Colloquial – adjective

  • Characteristic of or appropriate to ordinary or familiar conversation rather than formal speech or writing; informal (
  • Using conversational style (Merriam-Webster)
  • (Of words and expressions) Informal and more suitable for use in speech than in writing (Cambridge)

“The noun colloquy was first used in English to refer to a conversation or dialogue, and when the adjective colloquial was formed from colloquy it had a similar focus. Over time, however, colloquial developed a more specific meaning related to language that is most suited to informal conversation – and it ultimately garnered an additional, disparaging implication of a style that seems too informal for a situation. Colloquy and colloquial trace back to the Latin verb colloqui, meaning ‘to converse.’ Colloqui in turn was formed by combining the prefix com- and loqui, ‘to speak.’” – Merriam-Webster

What Is the Purpose of Colloquialism in Literature? (MasterClass)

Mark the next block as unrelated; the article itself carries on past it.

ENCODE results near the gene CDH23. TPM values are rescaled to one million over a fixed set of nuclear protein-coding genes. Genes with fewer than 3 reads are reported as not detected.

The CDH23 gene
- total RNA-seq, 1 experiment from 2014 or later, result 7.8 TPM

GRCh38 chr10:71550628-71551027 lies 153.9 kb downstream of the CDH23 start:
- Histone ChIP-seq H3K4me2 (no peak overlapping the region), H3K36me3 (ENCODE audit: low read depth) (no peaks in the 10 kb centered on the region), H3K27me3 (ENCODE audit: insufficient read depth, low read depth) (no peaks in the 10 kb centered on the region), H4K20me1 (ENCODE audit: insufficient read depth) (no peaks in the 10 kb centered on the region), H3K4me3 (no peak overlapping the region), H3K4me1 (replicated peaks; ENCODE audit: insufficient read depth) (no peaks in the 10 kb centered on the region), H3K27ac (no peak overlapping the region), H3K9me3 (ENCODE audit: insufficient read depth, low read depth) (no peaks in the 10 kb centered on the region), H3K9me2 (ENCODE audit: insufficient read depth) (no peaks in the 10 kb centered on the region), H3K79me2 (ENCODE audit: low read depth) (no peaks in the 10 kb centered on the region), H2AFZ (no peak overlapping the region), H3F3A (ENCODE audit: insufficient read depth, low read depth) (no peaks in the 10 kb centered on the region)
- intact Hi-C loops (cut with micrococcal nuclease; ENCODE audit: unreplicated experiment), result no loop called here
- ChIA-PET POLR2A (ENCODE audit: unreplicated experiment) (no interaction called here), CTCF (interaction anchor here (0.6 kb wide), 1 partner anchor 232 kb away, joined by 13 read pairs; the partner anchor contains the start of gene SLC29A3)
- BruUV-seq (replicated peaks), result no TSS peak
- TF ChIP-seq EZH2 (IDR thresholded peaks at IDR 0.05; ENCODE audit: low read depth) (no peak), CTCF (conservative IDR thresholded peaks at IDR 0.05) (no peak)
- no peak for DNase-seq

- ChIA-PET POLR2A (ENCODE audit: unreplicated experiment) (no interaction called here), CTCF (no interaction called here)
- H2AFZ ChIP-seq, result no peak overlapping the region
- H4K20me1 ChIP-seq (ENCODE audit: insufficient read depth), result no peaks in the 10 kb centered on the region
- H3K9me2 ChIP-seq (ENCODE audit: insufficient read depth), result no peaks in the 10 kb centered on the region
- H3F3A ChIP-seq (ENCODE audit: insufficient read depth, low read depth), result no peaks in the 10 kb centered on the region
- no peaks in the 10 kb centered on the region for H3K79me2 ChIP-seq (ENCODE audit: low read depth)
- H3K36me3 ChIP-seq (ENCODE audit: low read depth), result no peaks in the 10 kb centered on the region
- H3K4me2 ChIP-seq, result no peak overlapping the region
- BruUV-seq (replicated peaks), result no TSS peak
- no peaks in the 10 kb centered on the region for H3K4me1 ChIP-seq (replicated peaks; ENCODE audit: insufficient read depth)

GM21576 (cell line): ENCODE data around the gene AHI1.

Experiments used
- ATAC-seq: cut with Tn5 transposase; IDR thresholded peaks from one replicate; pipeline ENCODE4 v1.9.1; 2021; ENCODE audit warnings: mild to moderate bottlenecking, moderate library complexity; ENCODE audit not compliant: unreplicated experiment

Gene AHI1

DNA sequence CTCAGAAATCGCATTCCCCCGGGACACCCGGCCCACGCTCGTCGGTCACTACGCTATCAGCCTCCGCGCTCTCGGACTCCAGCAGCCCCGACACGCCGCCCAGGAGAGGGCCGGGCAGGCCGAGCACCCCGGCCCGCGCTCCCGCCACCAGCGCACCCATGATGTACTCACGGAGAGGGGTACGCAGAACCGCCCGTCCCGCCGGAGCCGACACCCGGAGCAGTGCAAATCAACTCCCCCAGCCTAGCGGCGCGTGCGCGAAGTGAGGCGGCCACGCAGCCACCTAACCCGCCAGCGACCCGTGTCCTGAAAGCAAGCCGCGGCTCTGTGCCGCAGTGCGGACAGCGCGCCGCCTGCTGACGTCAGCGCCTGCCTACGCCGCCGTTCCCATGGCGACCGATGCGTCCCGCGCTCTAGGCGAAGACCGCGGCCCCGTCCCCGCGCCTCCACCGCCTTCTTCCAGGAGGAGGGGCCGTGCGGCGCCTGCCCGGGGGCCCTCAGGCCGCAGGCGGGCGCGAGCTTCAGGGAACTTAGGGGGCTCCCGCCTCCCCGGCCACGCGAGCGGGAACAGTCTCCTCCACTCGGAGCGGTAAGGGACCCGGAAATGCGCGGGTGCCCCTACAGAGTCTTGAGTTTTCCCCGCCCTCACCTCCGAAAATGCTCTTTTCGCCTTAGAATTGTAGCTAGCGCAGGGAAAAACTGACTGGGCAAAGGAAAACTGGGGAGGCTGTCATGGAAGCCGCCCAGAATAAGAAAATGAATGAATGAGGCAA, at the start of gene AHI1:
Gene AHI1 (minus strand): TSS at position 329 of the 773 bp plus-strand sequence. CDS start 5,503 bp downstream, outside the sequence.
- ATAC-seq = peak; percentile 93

“Writers use colloquial expressions to add authenticity to their work. Colloquialisms can also help with:

  • Dialogue. Recreating casual communication through colloquial dialogue can add realism to a story and its environment. In Irvine Welsh’s Trainspotting, for example, the colloquial street language of the characters reflect their lives on the fringe of Scottish society; an example is the phrase ‘git aulder,’ meaning ‘get older.’
  • Setting. Colloquialisms can also help establish and support the time and place of a story. In Fannie Flagg’s Fried Green Tomatoes at the Whistle Stop Cafe, the characters speak in a folksy, colloquial tone that represents rural Alabama during the first half of the twentieth century.
  • Characters. Colloquialisms can also help establish a character’s backstory, including age and socioeconomic background. The narrator of J.D. Salinger’s classic The Catcher in the Rye, 16-year-old Holden Caulfield, is educated but uses expressions like ‘can’tcha,’ ‘helluva time,’ and ‘dough.’ Salinger’s use of these rougher colloquialisms highlights Holden’s rebellious streak.”

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